• In KU's pod, New Mexico looks better than its No. 7 seed. Self hopes KU has a chance to play UNM or Stanford in the round of 32, but the Jayhawks' focus needs to be on Eastern Kentucky and defending the 3-point line. Self has already learned that EKU has four starters who shoot 3-pointers. They're a lot like Iowa State in that aspect.
• Sometimes when you play close to home there are more distractions. KU experienced that some last year, in Kansas City, Mo., for its first two NCAA games. Friday's games in St. Louis will be some of the hottest tickets ever for the first two rounds. Kansas, Kansas State, Kentucky and Wichita State are all playing there. (All except KU are competing in the Midwest region.)
• KU has been in the same city as K-State for the NCAA tournament before. It will be interesting. You wonder if fans from both sides of the Sunflower Showdown will cheer for their rivals.
• Self couldn't believe SMU and Larry Brown didn't make the tournament. When it all played out on the selection show, Self though North Carolina would play SMU. But he forgot Providence hadn't been announced yet. … That's what Brown thought would happen (a Roy Williams and UNC vs. Brown and SMU game) when Self spoke with the former KU coach on Sunday morning.
• On the other hand… Self was really happy to see Danny Manning's Tulsa team earn a spot. Tulsa is in the same region as Kansas, as a No. 13 seed, and will face UCLA on Friday.
• Kansas needs to play with high energy all the time. When you do that you can camouflage some mistakes with this group. Iowa State might've beaten anybody the way it played Friday in the Big 12 semifinals. KU might've been better off giving the Cyclones some "dare" shots, instead of letting ISU get inside of them.
• Looking at a potential rematch with New Mexico, that first meeting (an 80-63 KU win at Sprint Center) was a long time ago, on Dec. 14. Self doesn't know how much of an advantage either team would have should each advance.
• With a young team, there is potential for some distractions at this time of year. The most focused team Self has ever had was in 2008. That was a "wild crew," but they did everything the coaches asked and trusted them. It's great to have rules, but sometimes players think rules are great for everybody else but themselves. That's when you start getting distractions.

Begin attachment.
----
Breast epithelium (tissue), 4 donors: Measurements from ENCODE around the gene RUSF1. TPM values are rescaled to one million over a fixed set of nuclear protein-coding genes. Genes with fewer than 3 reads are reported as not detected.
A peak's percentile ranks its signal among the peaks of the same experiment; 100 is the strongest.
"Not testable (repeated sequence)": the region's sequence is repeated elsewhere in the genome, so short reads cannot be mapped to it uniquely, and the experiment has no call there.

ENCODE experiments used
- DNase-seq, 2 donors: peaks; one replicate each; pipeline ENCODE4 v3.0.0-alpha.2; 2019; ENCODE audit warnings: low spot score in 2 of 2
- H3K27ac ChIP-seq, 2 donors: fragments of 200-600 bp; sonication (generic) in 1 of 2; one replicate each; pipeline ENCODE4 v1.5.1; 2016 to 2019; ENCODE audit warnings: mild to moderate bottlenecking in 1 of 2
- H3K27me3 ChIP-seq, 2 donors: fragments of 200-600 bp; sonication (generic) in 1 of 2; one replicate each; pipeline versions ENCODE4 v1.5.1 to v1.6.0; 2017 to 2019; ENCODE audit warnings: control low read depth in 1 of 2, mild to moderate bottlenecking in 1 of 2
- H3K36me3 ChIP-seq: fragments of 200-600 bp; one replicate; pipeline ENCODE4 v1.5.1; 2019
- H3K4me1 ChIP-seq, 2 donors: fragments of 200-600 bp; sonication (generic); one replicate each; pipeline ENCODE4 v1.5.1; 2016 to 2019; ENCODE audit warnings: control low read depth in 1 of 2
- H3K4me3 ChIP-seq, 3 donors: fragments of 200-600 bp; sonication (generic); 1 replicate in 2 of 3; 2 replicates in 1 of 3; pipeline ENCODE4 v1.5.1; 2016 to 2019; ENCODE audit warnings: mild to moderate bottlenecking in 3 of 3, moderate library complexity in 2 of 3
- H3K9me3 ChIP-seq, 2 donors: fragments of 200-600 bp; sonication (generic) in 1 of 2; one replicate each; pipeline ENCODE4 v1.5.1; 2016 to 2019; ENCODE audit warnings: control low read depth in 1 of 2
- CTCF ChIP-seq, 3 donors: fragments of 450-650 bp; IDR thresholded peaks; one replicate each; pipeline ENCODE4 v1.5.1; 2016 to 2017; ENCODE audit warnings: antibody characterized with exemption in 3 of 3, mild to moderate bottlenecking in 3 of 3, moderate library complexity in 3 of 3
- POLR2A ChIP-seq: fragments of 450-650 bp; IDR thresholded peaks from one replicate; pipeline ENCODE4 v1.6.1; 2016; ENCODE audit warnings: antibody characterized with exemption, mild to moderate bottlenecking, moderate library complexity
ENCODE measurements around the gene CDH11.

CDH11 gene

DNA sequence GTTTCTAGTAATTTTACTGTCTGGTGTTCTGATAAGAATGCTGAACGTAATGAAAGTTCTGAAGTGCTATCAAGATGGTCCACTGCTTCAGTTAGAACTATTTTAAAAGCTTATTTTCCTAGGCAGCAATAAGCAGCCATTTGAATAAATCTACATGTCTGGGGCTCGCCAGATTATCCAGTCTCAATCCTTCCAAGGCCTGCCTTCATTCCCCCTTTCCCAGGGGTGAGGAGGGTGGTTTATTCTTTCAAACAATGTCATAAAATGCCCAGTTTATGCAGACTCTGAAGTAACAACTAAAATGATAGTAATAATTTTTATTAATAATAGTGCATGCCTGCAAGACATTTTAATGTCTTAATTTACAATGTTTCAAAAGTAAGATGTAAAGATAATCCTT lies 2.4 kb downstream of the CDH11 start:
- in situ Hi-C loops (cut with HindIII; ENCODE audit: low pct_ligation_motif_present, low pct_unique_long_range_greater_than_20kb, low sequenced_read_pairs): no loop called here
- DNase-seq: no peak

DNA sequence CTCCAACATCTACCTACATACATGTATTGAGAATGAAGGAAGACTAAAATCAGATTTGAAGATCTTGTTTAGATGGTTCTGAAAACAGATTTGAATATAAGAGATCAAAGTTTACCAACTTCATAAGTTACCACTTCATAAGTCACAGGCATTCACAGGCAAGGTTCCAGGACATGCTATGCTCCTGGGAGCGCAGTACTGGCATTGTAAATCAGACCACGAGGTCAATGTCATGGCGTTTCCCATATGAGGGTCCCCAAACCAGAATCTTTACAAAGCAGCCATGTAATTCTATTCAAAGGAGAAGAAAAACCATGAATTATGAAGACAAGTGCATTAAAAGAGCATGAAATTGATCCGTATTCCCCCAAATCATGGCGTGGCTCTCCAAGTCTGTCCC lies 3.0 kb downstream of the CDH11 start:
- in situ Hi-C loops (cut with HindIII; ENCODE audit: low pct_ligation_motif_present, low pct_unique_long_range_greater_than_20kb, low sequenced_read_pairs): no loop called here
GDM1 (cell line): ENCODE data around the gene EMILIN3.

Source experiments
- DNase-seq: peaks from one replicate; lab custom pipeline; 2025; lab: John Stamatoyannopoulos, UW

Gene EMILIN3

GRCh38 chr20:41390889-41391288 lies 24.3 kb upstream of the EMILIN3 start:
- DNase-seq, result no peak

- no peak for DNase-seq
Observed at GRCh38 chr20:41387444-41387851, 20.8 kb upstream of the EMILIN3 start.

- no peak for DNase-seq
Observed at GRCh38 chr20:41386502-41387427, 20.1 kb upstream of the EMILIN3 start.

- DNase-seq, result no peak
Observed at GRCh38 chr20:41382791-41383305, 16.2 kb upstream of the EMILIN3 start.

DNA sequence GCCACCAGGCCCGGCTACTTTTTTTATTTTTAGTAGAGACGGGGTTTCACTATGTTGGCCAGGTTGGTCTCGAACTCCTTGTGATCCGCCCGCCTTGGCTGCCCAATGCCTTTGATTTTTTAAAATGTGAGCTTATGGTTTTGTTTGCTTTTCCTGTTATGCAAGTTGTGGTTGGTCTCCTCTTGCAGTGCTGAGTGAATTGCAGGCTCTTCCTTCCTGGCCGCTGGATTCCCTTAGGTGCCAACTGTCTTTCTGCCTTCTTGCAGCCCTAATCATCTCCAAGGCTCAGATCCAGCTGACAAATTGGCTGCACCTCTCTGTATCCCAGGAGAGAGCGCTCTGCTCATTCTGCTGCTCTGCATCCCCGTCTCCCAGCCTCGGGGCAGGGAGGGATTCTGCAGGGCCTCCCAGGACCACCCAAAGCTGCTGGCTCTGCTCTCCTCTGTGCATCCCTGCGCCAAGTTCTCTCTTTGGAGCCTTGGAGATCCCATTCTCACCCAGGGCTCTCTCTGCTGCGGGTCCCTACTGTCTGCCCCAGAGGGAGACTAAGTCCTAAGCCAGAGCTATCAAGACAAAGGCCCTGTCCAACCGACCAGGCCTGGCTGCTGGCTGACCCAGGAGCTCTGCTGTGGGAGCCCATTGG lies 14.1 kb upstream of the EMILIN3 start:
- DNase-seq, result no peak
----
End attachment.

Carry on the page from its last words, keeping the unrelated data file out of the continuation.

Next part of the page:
• Andrew Wiggins has played great. He just didn't make some shots early against ISU.
• Self didn't know which regional KU would end up in. No matter what one you end up in, you always think that the committee didn't do you any favors. But the Midwest (No. 1 Wichita State, No. 2 Michigan, No. 3 Duke, No. 4 Louisville, No. 5 St. Louis) looks really tough.
• Not to get ahead of themselves, but the South region has the best team in the country — Florida. And a team that everyone thought was the best team in the country a month ago — No. 3 Syracuse. UCLA, the No. 4 seed, is one of the hottest teams in the country. But the focus is getting through this weekend.
• There are more good teams and less great teams this season. Florida is a great team. The bottom line: everybody in the field can be had. This year, there are more good, solid teams that can beat what are perceived as the better teams.
• Joel Embiid's status remains the same. He feels better. Self doesn't feel optimistic Embiid would be able to play this weekend. But he is optimistic about the following weekend (Sweet 16). His availability is all symptom-related and he has responded very well of late.
— Listen to the complete press conference: KU coach Bill Self reacts to NCAA Tournament bracket